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Even the most confident and stylish natural can sometimes feel pressured to straighten her hair in efforts to ‘blend in’ or conform to the idea that a woman is more beautiful with sleek strands. Even young goddess/ultralight beam of utmost confidence Amandla Stenberg, admits she too is sometimes tempted to conform.

In an interview with Glamour, the Hunger Games starlette discussed filming Lemonade, what it means to be a woman in 2016 and what being all American means to her. When the mag asked her to describe her relationship with her hair, her response was as follows:

“I’ve gone through so many different hair stages. My first stage was when I was younger, and I thought my hair was too big, so I always kept it in this giant poof on top of my head. I wasn’t that great at doing ponytails, and so it was always really messy, and after that, as I kind of hit puberty and went to middle school and everything, I started doing things to make it smaller and straighter. I got Keratin treatments, and then I had bangs that I straightened every day. It was awful. It was like frying the front part of my hair off. And I was basically doing anything to make it look straight, and then I came to the realization that I—because of the internet honestly, because of seeing people on the internet post pictures with their natural hair, I realized like, “Oh, wait, this is actually so cool. Why have I been fighting this component of myself for so long?” And so I chopped it all off and slowly grew it back in its natural state, and now I love it. And I still have moments once in a while where I feel the need to conform, but that’s also not really my—those are not my original ideas, like I don’t really feel that inside. It’s just when you look around and you see people with straight hair in media, you kind of feel the need to fit in, so it’s kind of a constant battle loving my hair. It’s something that I’m continuously working on.”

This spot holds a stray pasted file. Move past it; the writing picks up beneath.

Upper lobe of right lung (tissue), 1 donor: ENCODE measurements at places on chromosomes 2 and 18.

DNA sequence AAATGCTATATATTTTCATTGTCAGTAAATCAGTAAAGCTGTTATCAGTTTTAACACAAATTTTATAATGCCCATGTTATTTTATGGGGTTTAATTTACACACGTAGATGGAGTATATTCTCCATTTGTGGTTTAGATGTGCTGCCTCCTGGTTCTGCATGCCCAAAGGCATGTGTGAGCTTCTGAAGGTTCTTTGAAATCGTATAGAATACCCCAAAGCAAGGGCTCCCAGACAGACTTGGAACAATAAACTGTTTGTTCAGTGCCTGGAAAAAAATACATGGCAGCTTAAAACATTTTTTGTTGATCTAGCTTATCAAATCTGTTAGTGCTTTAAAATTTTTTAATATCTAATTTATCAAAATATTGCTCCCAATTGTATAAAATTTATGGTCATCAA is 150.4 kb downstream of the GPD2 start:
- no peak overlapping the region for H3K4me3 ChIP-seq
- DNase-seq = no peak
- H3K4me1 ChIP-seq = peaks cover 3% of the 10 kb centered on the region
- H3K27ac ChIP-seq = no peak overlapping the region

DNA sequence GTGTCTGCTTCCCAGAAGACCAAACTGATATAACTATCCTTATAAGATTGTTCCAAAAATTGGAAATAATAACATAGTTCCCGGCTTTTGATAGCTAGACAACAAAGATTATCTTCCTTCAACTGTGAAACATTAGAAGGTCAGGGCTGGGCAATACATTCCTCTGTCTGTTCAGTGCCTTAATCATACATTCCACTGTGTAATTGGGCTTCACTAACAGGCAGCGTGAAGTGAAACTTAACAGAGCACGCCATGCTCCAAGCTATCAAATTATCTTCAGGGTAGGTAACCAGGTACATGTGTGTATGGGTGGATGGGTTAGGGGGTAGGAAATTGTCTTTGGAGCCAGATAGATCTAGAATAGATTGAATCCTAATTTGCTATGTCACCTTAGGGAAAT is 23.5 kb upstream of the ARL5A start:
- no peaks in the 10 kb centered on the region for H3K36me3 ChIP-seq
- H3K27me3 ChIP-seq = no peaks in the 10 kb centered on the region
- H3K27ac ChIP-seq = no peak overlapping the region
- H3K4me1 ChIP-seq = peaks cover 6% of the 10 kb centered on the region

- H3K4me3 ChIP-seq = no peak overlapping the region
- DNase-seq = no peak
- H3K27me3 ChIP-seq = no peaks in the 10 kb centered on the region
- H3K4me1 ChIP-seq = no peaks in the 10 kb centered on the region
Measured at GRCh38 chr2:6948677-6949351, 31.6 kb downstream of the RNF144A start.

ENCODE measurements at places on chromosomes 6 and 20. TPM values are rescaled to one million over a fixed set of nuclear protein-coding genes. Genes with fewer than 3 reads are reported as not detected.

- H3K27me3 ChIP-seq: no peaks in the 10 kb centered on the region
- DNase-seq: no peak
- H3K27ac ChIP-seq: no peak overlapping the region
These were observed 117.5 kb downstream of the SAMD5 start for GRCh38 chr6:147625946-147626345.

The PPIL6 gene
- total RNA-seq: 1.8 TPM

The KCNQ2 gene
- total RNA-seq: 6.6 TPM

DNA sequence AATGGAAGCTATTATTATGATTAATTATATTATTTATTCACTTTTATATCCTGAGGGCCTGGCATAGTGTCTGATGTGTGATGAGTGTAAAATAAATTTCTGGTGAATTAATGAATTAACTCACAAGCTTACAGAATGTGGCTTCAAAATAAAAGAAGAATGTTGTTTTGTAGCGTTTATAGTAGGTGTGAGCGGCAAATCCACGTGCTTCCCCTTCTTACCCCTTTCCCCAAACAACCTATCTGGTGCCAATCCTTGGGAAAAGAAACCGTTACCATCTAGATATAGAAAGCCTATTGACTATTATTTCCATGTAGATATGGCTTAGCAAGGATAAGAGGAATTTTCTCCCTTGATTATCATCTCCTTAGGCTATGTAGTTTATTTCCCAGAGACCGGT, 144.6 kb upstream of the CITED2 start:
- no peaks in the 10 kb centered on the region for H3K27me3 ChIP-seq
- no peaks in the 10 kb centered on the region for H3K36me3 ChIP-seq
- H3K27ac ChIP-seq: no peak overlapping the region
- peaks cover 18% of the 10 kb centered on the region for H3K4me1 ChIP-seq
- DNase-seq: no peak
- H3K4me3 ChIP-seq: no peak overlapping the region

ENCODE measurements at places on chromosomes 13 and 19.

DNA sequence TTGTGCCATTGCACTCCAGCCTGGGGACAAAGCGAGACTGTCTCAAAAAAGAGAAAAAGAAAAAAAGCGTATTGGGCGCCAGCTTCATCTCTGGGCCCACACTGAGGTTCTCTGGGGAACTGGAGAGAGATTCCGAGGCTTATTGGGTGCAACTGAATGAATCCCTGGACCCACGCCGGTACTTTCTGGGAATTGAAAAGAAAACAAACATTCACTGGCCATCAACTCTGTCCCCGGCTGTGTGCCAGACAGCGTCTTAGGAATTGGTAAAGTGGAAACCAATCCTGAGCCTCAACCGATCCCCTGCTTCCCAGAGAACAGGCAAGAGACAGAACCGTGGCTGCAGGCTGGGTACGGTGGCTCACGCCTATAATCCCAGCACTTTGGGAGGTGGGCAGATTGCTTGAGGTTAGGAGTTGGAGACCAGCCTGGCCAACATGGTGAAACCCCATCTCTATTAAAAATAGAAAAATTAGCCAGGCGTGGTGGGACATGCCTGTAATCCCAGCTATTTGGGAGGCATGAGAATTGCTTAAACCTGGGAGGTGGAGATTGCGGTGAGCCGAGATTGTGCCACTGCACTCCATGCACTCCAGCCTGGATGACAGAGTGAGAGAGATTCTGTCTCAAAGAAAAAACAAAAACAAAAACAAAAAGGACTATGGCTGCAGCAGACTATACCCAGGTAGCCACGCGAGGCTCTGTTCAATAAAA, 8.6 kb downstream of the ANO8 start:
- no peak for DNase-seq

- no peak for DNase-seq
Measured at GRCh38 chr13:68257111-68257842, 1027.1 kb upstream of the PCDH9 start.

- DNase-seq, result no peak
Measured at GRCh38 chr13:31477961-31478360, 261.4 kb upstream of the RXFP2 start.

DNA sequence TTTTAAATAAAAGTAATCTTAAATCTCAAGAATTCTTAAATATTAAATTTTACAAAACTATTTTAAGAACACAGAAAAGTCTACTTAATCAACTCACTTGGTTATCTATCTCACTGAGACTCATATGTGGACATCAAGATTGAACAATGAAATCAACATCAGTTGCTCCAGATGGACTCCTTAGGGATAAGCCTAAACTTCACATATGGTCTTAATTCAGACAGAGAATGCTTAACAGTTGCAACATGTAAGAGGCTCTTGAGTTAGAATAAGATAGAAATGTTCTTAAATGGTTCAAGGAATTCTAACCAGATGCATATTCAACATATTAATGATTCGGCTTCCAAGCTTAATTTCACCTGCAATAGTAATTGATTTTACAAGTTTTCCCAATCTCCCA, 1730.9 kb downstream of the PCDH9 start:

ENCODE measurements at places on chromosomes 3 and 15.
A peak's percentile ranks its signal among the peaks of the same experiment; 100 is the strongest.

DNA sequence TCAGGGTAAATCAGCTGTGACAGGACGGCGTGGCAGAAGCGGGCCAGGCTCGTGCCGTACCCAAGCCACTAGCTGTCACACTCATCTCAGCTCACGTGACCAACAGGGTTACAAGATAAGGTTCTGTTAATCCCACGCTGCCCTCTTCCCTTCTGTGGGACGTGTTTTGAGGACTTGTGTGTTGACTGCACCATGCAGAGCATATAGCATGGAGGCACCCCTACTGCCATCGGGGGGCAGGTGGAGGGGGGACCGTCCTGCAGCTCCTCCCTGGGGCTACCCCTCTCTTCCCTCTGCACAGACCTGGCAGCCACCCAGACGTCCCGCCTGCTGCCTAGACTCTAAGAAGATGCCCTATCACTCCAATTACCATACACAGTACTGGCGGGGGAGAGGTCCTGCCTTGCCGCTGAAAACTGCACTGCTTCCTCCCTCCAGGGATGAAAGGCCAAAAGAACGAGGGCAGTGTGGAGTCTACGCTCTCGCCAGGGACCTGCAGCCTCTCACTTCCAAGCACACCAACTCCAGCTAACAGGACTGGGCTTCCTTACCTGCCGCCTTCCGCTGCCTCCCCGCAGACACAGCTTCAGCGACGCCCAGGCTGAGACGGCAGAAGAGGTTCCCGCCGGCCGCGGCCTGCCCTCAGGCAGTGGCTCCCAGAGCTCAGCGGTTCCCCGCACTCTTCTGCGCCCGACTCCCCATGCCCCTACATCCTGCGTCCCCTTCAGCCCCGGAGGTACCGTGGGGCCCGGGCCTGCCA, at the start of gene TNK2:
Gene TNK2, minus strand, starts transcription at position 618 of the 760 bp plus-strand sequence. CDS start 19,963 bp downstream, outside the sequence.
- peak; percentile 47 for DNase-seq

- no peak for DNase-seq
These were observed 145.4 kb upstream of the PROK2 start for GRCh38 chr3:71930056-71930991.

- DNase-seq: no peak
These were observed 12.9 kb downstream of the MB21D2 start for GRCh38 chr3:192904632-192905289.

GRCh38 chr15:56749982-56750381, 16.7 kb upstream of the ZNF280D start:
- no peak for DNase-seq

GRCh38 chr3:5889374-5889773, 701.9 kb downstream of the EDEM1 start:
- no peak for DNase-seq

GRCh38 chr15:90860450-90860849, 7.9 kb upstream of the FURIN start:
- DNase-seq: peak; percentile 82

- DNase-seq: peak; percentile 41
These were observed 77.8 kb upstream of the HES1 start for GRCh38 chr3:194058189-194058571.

When asked what her best of beauty advice was she said, “I think the best piece of advice that I would give is beauty is really just—I know it sounds cheesy—being true to who you are. Beauty is not something that is acquired necessarily through like makeup or clothing. The thing that makes makeup or clothing or fashion beautiful is the fact that the person wearing them loves themselves and loves being able to kind of use them as artistic tools. And so if I was to give one piece of advice, it would be to find beauty in your core first before you go out into the world and find it in other ways.”

Amandla also expressed her hopes for the ‘Black Girl Magic’ movement.

“I hope that kind of this movement centered around black women becomes more inclusive because there is a lot of colorism within the movement that even I benefit from, and so I hope it’s more inclusive of dark-skinned women. I hope it’s more inclusive of sex workers. I hope it’s more inclusive of girls who haven’t gone natural and still have straight hair, wear weaves, I hope it’s inclusive of all kind of different representations of blackness instead of one that’s become more mainstream, that’s become more acceptable, you know.”

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